Honey, I shrunk the DNA lab

Agilent Technologies Canada Inc. claims its Lab-on-a-chip technology greatly reduces the time and sample-size needed to analyze life’s building blocks, giving it the potential to hasten advances in life sciences.

On Tuesday, Agilent officially introduced its 2100 Bioanalyzer, the first commercial Lab-on-a-chip, or microfluidics technology, product. The system is composed of a personal computer, a testing device resembling a hard-drive tower, and accompanying software, all developed by Agilent, as well as LabChip kits for RNA, DNA and protein testing courtesy of Caliper Technologies Corp. Agilent retains the exclusive right to sell the Bioanalyzer and accompanying chips.

Compared with the more conventional Gel electrophoresis method of sample analysis, Agilent’s microfluidics technology requires a smaller sample, is easier to use, involves less exposure to hazardous materials, produces less waste, and most important, is much faster, according to Agilent.

“The main advantage of the chip technology is time,” said Agilent life sciences products specialist Florence Gelly. “People can run ten times more samples in the same time.”

Using the Gel electrophoresis method, molecular biologists apply samples by hand to gel-covered plates and wait several hours for the molecules to separate into bands on the surface of the gel.

The Bioanalyzer prepares and analyzes samples on a LabChip microchip containing micro channels that permit the flow of fluid samples. The chip is placed inside the Bioanalyzer, where electrodes inside the machine move into fluid wells on the chip to test samples. The entire testing process in accomplished in 30 minutes.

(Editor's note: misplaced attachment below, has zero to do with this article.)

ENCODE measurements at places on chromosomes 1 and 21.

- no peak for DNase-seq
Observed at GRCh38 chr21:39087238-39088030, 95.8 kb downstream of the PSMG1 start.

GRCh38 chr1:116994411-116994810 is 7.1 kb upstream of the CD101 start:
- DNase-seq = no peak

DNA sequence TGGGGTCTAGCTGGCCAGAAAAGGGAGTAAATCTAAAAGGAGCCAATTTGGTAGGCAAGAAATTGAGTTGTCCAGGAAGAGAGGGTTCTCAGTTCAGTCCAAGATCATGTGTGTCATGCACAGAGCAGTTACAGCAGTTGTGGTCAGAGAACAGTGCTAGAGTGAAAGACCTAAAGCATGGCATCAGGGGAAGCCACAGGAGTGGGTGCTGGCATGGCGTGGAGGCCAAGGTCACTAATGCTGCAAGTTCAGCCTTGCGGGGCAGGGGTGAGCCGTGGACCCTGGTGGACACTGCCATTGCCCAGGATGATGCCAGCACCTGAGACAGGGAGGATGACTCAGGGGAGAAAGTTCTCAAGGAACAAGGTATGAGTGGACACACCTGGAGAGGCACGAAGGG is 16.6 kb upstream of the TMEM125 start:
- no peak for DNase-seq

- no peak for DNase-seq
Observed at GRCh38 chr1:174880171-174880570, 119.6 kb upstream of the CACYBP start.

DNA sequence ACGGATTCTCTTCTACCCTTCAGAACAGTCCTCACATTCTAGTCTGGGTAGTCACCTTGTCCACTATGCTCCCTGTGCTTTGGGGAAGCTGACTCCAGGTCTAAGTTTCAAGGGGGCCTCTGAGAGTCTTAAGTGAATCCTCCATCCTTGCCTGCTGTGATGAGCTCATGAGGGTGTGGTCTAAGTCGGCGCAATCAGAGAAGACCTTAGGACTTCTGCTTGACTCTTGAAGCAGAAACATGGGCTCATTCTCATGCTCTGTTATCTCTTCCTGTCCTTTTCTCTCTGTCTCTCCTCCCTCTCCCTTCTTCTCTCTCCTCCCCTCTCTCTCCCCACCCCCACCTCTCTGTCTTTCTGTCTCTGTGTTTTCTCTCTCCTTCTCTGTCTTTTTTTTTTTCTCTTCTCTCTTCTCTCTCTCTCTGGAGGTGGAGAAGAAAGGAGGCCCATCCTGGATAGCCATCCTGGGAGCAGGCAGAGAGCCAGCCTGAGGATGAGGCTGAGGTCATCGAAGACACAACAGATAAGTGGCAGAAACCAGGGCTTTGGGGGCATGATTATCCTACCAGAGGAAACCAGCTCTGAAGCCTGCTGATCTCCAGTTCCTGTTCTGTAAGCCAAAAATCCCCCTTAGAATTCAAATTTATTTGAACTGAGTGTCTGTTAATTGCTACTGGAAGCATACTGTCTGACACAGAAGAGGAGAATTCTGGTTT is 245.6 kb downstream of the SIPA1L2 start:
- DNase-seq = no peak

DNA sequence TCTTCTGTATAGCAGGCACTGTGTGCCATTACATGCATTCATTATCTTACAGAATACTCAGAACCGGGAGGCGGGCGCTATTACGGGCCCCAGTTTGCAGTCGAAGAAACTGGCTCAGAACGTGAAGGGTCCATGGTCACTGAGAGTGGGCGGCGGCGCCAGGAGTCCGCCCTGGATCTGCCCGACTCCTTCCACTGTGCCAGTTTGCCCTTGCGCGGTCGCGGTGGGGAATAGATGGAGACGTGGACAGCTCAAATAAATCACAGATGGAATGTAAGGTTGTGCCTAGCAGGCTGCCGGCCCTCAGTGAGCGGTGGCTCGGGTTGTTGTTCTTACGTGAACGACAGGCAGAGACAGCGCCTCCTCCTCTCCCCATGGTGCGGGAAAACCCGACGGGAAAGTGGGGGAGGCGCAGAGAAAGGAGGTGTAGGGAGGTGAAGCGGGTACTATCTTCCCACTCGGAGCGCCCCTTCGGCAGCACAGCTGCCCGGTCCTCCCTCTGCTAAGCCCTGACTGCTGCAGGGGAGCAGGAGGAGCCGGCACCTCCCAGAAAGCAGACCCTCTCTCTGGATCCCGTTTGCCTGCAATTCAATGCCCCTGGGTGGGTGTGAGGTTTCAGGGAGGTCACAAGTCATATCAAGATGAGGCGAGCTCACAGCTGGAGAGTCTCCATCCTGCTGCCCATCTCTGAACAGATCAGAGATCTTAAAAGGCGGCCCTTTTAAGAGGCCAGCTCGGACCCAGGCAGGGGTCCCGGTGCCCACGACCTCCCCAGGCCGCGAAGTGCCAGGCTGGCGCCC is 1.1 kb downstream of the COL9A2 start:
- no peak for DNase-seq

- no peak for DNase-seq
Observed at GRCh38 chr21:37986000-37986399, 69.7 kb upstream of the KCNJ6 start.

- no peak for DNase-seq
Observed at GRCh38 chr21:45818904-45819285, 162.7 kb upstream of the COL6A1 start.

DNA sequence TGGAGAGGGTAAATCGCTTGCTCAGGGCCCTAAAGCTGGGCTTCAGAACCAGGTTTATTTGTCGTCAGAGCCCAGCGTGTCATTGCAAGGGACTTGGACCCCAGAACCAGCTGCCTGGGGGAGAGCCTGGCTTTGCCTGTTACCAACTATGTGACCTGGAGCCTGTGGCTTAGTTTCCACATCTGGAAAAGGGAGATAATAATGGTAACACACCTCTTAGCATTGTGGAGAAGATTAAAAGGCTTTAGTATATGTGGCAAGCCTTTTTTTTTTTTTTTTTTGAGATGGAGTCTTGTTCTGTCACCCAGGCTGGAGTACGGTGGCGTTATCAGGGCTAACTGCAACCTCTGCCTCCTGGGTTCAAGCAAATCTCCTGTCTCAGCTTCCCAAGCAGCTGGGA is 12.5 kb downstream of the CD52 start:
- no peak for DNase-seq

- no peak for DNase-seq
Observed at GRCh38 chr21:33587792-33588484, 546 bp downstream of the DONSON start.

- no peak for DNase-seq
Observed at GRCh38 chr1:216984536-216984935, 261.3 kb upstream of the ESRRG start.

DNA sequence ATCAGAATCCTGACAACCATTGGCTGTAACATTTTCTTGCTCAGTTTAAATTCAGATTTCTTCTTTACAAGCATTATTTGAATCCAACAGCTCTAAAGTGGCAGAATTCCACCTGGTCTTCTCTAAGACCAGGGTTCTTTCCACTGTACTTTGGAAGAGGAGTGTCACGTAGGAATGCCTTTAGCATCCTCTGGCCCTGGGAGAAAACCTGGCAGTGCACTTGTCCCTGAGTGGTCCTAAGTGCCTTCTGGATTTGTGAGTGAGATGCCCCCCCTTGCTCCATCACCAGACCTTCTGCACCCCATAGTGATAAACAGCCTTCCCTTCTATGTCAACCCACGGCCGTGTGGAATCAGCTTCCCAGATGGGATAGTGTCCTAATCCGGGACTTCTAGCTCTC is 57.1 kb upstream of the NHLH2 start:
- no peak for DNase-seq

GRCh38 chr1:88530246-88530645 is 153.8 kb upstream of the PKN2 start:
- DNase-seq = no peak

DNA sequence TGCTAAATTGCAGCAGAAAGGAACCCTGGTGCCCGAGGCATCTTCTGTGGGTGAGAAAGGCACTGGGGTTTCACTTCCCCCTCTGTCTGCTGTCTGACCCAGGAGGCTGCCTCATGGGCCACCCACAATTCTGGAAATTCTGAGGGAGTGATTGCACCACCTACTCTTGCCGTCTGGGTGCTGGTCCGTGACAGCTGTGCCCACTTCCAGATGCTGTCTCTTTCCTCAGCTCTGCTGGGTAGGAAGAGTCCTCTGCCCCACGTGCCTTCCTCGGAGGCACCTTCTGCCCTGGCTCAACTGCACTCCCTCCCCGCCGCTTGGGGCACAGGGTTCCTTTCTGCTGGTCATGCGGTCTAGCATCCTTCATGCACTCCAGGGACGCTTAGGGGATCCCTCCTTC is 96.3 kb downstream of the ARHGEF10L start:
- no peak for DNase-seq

As well, where Gel electrophoresis involves a 10 per cent to 20 per cent chance of error, the Bioanalyzer’s error rate is only five per cent, Gelly said.

“It’s an automated process, so we’ve reduced the human error,” she said of the Bioanalyzer, which has actually been available in Canada since Nov. 2000 and is currently in use in 20 places across the country.

Gelly said the more accurate, quicker method of sample analysis holds promise for faster advancements in biotechnology.

“It’s going to give our customers, biotech and pharmaceutical companies, the opportunity to screen more samples and come up with new drugs faster,” Gelly said of the microfluidics technology. “Biotech will be able to find new diseases and find out how they work. We’ll be able to speed up the whole process.

“This is the future. You’re just seeing the beginning of microfluidics technology.”

The $34,000 Bioanalyzer displays data gleaned from the protein samples in a gel-like image as well as in tabular format. Because of their digital nature, the Bioanalyzer’s data displays can also be easily exported to spreadsheet programs and shared with colleagues, and are generally much cleaner and clearer than those produced through Gel electrophoresis.

Cleanliness is key when analyzing samples, especially of RNA. Gelly said RNA samples are rarely analyzed through Gel electrophoresis because only a few microlitres of RNA can be extracted at a time, and 10 to 20 are needed for that type of testing. The time necessary to extract enough microlitres increases the chances of contamination and degradation of the RNA, Gelly said. The Bioanalyzer requires just one microlitre per sample, making RNA testing much more feasible.

While adopting the Bioanalyzer involves a substantial initial involves, Gelly said in the long run, using the system is as affordable as Gel electrophoresis, if not more so. She said Gel electrophoresis costs about $1 per sample, and between $2 and $3 once labour is figured in. In contrast, using the Bioanalyzer costs between $1.60 and $3 per sample (more for protein, less for DNA), and produces less hazardous waste, incurring lower disposal costs.

Pharmaceutical companies “can save money and come up with a drug that may be cheaper,” Gelly said.

Gelly said Agilent will be releasing peptide and cell-base array testing kits for the Bioanalyzer within the next six months.

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Jim Love, Chief Content Officer, IT World Canada

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